How to create the right ecosystem for large-scale developments
Communities thrive when they’re well-planned. One challenge is developing the right ecosystem for large-scale developments that serve a purpose today but can also survive when communities change – in population size or affordability – decades later. While there are no large-scale developments that are exactly alike, there are common denominators nationwide that set the most successful projects apart, from the strategies behind choosing a developer (or developers) to their adaptability for the future.
Choosing a developer: When more is more
While planning for large-scale developments, communities should keep in mind that there are no one-size-fits-all solutions when it comes to choosing a developer. One developer might be best suited for building new hotels, while others are renowned for building Class A office space or residences. That doesn’t mean a community should pick one developer over another. Cities should consider offering the job to both if that means having best-in-class developers that will deliver timely, lasting and impactful results.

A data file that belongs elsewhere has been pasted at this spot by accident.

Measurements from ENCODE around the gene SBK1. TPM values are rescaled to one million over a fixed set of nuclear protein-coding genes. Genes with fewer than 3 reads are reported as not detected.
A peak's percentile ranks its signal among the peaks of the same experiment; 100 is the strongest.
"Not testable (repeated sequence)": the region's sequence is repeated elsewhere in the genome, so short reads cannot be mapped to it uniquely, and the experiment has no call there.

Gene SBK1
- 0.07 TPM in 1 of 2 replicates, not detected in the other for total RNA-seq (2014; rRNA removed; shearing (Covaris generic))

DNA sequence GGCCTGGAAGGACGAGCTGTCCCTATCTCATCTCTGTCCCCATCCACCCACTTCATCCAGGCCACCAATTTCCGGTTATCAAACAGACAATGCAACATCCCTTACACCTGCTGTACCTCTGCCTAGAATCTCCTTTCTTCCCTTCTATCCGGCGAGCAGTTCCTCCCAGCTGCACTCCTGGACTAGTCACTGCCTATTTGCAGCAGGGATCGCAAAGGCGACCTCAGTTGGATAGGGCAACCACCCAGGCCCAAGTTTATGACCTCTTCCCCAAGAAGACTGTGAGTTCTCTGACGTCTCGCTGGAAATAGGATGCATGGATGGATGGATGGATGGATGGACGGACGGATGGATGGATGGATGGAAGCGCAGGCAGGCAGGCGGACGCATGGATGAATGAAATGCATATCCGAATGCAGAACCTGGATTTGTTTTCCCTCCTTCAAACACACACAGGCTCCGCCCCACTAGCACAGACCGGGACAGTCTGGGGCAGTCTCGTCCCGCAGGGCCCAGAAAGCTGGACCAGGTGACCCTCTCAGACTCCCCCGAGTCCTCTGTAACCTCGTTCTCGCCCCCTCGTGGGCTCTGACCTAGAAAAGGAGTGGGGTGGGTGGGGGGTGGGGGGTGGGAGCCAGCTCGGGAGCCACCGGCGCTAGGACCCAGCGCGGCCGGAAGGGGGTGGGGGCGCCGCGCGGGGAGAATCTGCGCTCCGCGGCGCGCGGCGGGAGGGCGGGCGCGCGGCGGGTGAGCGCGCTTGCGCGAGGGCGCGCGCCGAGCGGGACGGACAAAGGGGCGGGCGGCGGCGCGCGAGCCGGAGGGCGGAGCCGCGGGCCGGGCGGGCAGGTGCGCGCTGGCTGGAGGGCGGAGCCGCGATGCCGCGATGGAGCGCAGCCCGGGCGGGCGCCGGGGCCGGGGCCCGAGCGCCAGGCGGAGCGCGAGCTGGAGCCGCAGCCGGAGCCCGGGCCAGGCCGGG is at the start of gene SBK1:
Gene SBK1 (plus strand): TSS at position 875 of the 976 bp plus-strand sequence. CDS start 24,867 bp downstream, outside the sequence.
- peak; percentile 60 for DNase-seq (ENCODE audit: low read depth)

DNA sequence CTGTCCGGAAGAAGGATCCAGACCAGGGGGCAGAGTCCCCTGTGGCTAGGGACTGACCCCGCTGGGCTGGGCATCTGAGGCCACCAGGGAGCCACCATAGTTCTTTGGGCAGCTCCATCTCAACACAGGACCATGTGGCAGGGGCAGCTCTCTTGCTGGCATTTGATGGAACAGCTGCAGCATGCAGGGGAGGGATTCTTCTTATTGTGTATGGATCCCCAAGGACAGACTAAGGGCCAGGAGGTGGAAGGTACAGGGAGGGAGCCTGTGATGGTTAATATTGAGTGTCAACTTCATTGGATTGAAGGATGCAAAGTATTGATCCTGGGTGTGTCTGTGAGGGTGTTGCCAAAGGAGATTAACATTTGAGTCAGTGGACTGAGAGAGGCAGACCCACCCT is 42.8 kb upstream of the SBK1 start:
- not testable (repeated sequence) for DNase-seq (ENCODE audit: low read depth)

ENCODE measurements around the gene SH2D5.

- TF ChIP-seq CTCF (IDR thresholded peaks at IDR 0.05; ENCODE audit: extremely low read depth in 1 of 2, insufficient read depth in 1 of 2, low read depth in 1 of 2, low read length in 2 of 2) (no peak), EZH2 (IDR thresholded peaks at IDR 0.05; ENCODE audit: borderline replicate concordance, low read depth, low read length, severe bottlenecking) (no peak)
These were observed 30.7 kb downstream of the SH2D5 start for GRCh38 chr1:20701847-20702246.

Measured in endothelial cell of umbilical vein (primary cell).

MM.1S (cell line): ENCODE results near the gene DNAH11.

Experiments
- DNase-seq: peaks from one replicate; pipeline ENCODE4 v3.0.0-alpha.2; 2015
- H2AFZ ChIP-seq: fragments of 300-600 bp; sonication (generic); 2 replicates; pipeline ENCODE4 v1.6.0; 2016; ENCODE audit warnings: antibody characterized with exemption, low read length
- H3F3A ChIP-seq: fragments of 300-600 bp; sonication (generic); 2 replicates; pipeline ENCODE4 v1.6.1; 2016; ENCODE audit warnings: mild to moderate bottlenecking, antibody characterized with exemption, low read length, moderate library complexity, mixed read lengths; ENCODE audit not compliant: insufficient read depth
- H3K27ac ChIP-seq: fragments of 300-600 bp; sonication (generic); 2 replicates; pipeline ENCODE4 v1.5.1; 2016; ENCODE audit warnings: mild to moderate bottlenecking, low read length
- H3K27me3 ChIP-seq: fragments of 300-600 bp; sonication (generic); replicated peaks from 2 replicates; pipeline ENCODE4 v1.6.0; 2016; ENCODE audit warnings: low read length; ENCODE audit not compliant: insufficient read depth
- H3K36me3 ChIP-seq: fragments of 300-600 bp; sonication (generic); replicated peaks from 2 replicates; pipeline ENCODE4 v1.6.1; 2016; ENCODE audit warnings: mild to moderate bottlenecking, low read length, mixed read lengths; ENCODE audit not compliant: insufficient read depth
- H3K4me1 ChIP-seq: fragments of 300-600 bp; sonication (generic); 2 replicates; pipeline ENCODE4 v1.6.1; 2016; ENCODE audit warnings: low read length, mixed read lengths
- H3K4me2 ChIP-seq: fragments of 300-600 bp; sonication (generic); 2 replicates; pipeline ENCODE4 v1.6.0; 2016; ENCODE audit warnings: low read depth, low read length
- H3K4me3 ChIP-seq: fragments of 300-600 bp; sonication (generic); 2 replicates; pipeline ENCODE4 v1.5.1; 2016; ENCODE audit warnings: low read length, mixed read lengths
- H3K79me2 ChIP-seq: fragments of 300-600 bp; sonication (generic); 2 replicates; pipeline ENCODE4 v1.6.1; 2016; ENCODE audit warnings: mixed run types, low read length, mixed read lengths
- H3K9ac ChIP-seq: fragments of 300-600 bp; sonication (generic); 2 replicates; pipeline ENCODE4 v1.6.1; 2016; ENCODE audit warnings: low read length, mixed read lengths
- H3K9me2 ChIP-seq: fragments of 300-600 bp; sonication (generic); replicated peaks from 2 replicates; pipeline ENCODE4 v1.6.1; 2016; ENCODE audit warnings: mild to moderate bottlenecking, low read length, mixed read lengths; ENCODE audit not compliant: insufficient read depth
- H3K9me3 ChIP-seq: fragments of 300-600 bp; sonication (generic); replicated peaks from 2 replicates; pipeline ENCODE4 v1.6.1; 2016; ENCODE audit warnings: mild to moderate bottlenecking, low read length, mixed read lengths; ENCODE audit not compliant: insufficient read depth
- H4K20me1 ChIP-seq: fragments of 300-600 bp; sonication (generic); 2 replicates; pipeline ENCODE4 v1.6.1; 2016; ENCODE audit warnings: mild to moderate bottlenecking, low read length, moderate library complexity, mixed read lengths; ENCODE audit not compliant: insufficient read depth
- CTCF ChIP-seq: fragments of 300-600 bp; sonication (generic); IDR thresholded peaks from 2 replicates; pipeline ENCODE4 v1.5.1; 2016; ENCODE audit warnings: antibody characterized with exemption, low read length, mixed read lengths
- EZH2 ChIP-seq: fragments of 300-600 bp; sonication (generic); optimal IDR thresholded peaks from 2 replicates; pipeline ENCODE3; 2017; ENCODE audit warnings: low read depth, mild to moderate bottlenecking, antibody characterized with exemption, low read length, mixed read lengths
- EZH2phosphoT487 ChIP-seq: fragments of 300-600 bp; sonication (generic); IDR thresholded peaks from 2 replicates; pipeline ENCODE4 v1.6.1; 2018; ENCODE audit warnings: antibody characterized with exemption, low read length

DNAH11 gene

For example, Columbus’ RiverSouth neighborhood, once a sea of empty surface parking lots and boarded up buildings, is today arguably one of the city’s most vibrant urban districts. But transforming a ghost town into a go-to destination is no easy feat and required a series of public-private partnerships to create green space and gathering places that made the neighborhood an attractive place for developers to dig-in, namely Columbus Commons and the Scioto Mile, which bookend the neighborhood.